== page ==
Pacha

pacha food iran meal sheep head hoof

Pacha is a traditional Iraqi dish, though variations of it are found throughout the Arab world, Turkey, the Caucasus, Persia and Afghanistan. It consists of sheep heads (brains and all), trotters, and stomach, all boiled together slowly and served with bread submerged in the broth. The stomach’s lining is filled with lamb and rice. While the eyes are not commonly eaten in Iraq, the sheep’s brain is served.

With aromatic spices used in the cooking, it is the visual (picture sheep heads and hooves floating around in a large vat of broth), as opposed to the olfactory, aspect that might pose the biggest obstacle to many Western consumers (unlike with surströmming and hákarl). Though, personally, I have my reservations regarding the texture of brain. Still, perhaps this is one dish where it’s best to just close your eyes and let the taste and smell do the talking.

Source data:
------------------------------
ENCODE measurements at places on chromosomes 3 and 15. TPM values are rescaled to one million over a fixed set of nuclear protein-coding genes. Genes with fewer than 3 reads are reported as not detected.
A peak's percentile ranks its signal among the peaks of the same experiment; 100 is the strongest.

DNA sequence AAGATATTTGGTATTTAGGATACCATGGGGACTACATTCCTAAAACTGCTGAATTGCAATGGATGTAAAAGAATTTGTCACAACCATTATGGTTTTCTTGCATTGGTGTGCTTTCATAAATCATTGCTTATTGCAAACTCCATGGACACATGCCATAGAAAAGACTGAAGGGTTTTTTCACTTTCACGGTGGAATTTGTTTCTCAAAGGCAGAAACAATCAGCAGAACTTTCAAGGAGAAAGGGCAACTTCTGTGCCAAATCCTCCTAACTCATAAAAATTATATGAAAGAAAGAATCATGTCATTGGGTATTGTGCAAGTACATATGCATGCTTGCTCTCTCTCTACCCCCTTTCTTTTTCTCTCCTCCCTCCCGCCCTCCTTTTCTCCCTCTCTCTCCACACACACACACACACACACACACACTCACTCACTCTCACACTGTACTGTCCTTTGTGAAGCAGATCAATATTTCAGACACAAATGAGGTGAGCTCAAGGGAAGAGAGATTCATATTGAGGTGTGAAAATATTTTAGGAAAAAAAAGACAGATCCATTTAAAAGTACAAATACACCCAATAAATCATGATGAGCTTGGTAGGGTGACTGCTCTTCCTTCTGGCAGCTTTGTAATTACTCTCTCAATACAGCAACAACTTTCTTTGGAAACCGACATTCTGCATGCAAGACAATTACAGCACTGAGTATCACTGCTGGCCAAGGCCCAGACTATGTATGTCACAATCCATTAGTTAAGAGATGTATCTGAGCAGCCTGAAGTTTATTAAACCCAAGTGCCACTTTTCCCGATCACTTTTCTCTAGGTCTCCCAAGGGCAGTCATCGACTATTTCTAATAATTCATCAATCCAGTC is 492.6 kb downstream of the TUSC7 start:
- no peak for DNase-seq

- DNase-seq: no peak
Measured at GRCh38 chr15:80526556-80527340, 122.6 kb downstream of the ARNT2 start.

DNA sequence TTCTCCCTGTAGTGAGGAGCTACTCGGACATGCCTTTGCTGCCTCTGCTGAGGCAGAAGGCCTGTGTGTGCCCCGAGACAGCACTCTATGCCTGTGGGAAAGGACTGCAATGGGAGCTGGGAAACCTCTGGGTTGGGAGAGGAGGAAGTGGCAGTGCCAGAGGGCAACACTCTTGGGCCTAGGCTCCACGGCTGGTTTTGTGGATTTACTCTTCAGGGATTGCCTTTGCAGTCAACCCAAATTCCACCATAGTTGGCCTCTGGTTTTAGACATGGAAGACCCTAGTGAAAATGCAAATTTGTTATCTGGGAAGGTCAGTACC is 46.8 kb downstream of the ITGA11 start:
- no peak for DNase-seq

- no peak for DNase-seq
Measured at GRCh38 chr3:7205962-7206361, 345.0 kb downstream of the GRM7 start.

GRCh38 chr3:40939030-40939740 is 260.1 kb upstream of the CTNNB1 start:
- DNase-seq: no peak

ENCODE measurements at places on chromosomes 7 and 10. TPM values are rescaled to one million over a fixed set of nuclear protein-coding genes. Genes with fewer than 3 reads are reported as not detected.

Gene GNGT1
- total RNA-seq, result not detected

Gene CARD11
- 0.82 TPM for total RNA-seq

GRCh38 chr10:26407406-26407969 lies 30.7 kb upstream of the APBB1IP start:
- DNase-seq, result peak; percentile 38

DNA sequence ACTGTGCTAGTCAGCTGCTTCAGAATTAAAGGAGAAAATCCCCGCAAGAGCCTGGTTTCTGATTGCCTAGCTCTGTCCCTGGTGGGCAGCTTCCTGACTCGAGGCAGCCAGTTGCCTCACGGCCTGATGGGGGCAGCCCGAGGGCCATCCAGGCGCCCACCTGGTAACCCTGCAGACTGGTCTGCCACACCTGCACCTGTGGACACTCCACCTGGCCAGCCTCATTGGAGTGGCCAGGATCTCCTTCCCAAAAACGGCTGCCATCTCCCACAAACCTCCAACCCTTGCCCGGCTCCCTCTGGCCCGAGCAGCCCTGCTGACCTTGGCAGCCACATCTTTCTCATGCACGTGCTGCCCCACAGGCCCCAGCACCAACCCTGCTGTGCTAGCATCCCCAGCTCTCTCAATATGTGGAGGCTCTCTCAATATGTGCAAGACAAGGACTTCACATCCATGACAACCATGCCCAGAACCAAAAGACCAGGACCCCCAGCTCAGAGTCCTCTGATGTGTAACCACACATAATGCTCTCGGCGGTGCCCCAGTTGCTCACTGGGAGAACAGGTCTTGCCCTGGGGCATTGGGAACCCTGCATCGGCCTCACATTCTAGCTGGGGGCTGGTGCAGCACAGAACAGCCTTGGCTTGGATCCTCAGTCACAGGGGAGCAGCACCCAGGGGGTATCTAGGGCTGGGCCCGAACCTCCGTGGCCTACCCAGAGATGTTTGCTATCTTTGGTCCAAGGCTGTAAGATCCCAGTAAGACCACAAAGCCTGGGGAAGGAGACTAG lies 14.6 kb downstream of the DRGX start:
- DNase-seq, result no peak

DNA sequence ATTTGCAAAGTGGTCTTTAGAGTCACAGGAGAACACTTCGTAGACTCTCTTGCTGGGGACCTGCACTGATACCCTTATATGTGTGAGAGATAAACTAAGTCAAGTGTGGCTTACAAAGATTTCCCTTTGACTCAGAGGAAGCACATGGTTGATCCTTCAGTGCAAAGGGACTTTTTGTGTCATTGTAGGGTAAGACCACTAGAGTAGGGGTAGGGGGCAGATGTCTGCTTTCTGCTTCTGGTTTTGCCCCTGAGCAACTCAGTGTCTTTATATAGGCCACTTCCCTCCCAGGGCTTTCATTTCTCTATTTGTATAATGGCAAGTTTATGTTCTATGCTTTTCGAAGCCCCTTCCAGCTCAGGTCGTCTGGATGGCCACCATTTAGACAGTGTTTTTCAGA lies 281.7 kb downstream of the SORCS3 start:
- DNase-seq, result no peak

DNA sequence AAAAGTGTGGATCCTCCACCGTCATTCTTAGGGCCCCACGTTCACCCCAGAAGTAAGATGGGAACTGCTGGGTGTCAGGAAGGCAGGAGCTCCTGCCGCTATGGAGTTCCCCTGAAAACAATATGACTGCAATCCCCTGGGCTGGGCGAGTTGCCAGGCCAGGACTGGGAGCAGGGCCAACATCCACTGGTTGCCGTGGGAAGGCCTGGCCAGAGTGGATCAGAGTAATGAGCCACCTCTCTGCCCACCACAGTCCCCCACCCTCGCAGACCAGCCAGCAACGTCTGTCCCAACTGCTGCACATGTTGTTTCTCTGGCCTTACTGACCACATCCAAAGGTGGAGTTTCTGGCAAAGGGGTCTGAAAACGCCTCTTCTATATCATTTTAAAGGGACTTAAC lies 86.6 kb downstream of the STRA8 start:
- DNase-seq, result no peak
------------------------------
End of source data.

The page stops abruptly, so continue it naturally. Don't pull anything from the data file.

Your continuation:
Fugu

fugu puffer fish japan seafood ice preparing cooking

Our next dish may be a little more well known by readers than the previous few. Indeed, fugu has become one of the most notorious dishes in all Japanese cuisine. For those who are a little fuzzy on the subject, fugu is pufferfish or porcupinefish, or a dish prepared therefrom. But why all the notoriety? Well, it doesn’t stem from the taste – which despite a unique texture somewhat akin to squid is reportedly rather mild – but instead from the fact that if prepared improperly the consumer could very well perish. Due to the presence of lethal tetrodotoxin, the fish must be prepared incredibly carefully to avoid contaminating it.

The restaurant preparation of fugu is strictly controlled by law in Japan, and chefs must go through three years of training before they are qualified to serve it. Domestic preparation is a little more difficult to control, and still on occasion leads to death.